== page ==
If his contract is terminated before 2012 and the firing is not “for cause,” it could trigger a pricy escape clause Wilson negotiated into his most recent contract.
The clause includes an automatic two years worth of salary (more than $600,000 in total), an agreement to move his family to any city in the United States, automatic qualification for a pension and payments of $40,000 a year for the rest of his life, which would begin when he reaches retirement age.
If Metro terminates his contract “for cause,” those provisions do not become effective.
Well, won’t it be interesting if a possible relationship with a female staffer is the “cause” that gets taxpayers off the hook? If not, former Mayor Bill White’s lack of interest in overseeing METRO could turn into a costly headache for taxpayers.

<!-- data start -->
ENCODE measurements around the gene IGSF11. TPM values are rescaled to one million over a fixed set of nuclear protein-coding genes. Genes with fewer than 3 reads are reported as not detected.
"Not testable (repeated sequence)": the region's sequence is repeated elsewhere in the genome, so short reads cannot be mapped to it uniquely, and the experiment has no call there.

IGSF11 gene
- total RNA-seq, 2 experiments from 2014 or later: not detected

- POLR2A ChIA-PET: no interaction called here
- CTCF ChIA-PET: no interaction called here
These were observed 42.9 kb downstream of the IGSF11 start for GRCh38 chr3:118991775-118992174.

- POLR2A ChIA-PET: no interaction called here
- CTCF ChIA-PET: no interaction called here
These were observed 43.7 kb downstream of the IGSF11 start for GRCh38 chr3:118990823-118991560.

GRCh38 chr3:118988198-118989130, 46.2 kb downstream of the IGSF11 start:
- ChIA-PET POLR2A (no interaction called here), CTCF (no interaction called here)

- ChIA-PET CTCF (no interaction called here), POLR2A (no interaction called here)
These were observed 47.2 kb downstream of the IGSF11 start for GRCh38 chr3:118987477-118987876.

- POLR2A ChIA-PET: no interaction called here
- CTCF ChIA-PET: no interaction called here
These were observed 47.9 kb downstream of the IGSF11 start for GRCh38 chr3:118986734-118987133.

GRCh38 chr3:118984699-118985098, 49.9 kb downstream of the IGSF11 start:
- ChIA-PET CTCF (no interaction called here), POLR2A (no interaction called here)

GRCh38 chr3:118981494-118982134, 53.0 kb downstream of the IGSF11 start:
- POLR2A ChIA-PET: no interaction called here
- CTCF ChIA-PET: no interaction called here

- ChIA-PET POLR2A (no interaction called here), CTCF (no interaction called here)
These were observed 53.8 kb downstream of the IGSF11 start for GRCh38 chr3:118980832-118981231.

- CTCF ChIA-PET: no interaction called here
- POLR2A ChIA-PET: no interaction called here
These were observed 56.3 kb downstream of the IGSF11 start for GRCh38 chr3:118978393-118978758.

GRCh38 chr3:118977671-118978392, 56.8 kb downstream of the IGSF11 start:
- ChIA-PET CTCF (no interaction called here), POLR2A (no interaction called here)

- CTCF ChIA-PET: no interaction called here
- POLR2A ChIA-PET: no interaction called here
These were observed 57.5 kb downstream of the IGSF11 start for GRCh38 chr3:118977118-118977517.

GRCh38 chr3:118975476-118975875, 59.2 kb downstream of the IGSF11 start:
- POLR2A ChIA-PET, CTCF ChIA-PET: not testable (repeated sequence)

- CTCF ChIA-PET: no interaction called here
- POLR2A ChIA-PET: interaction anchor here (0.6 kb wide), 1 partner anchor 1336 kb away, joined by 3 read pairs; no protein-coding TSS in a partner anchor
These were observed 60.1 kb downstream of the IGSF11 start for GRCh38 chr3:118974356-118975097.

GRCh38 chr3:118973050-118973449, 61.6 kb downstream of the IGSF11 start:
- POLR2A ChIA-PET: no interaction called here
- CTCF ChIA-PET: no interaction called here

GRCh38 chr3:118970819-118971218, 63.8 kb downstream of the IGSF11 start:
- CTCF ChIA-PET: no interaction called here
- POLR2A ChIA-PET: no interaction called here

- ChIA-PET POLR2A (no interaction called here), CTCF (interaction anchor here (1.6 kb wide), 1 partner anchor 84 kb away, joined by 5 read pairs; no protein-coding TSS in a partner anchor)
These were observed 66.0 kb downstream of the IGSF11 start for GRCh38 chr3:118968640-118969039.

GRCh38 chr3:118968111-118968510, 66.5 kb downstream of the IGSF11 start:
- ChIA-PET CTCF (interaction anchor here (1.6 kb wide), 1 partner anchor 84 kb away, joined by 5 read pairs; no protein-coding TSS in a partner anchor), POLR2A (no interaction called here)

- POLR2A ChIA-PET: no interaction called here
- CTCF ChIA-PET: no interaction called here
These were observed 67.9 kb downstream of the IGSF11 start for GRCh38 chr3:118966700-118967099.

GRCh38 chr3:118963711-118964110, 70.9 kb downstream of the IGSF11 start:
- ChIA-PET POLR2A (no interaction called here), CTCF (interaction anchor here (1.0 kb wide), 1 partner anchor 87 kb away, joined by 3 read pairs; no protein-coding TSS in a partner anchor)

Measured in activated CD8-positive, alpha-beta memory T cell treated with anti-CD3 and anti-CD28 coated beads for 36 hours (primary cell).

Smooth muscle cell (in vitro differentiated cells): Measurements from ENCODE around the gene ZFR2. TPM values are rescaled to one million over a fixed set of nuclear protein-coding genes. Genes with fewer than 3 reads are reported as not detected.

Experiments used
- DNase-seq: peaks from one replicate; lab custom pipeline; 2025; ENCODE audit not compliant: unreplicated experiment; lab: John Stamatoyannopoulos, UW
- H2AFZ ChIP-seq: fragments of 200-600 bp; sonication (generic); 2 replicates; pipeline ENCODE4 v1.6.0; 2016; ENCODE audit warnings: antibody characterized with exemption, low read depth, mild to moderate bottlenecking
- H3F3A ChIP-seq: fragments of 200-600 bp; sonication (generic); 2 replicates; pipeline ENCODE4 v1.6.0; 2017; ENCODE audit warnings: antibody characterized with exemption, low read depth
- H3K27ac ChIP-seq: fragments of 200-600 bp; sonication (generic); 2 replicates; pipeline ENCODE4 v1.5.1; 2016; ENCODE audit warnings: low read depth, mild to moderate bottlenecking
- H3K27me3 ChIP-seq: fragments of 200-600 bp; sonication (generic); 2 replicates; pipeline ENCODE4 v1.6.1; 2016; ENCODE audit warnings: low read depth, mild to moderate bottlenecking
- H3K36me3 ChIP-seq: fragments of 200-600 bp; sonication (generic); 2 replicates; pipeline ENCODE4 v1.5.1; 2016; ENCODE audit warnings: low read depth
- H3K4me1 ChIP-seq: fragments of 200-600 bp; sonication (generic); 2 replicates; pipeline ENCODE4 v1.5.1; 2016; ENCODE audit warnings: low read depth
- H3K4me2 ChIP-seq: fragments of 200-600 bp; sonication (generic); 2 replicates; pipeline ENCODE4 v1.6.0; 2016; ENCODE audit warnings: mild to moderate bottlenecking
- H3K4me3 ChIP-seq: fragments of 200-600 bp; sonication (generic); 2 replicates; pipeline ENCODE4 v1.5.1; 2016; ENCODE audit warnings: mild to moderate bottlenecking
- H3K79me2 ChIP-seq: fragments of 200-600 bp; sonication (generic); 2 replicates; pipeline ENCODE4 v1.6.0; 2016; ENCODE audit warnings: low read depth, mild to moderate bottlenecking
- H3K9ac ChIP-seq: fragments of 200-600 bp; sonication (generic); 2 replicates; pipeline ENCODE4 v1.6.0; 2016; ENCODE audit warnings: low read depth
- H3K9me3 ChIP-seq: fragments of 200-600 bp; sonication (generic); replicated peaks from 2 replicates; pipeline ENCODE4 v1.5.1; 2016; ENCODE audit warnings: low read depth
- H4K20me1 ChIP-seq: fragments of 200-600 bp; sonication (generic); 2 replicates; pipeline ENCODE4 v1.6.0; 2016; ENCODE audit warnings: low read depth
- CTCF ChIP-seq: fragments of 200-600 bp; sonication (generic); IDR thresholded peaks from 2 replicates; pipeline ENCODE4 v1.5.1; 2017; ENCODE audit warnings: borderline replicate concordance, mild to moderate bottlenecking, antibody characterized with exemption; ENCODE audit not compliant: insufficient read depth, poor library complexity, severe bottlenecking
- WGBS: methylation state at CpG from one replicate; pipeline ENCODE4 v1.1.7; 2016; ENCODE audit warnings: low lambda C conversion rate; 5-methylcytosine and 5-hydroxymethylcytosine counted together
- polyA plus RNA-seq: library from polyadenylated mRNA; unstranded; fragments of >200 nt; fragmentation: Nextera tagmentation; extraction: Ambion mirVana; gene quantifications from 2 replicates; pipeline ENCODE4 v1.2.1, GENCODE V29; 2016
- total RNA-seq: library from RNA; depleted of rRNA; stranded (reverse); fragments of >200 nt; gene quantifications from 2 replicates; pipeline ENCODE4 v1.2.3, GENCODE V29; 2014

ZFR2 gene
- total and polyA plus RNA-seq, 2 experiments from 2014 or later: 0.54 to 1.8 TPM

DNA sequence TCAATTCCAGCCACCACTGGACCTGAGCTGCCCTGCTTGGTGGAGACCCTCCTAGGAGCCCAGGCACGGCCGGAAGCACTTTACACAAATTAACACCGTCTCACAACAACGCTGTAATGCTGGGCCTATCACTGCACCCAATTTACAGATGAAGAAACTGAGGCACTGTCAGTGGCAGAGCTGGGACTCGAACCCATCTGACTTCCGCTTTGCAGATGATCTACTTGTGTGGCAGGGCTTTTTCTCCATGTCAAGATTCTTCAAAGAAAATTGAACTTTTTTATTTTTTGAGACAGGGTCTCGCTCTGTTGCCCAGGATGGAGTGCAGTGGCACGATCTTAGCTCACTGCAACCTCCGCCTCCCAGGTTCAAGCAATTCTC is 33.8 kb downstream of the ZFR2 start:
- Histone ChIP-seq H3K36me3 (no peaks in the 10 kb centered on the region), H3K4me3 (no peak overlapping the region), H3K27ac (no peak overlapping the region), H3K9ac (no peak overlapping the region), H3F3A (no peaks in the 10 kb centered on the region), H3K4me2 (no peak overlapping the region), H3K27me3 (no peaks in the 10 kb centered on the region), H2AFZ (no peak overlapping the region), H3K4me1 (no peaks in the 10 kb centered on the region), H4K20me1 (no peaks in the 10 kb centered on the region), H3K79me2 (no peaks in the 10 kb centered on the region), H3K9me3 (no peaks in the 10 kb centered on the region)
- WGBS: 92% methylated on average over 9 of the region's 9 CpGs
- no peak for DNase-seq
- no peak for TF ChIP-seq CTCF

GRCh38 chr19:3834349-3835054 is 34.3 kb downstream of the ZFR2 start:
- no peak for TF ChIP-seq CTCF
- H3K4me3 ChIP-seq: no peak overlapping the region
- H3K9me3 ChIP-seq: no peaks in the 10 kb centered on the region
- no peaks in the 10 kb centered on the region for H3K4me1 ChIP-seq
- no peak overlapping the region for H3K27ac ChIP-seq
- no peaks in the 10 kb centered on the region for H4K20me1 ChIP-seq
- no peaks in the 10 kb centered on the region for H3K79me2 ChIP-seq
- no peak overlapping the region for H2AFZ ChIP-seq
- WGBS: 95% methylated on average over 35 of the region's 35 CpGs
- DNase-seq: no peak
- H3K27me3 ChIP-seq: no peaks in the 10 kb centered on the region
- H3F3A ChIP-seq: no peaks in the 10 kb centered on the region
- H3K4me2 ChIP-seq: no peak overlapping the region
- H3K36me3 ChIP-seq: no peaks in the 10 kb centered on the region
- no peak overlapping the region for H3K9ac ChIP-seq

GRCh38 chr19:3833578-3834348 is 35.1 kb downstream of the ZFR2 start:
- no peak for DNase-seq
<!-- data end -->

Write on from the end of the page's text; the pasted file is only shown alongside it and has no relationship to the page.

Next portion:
Greenblatt also reports that Wilson was trying to jump to Denver several months ago, but their transit authority board had the good sense not to hire him. Perhaps they vetted his background more thoroughly than David Wolff and the Houston Chronicle when Wilson came on board here in 2004. Imagine if Wilson’s track record had been examined more carefully back then by Houston’s political leaders and newspaper of record. Alas…
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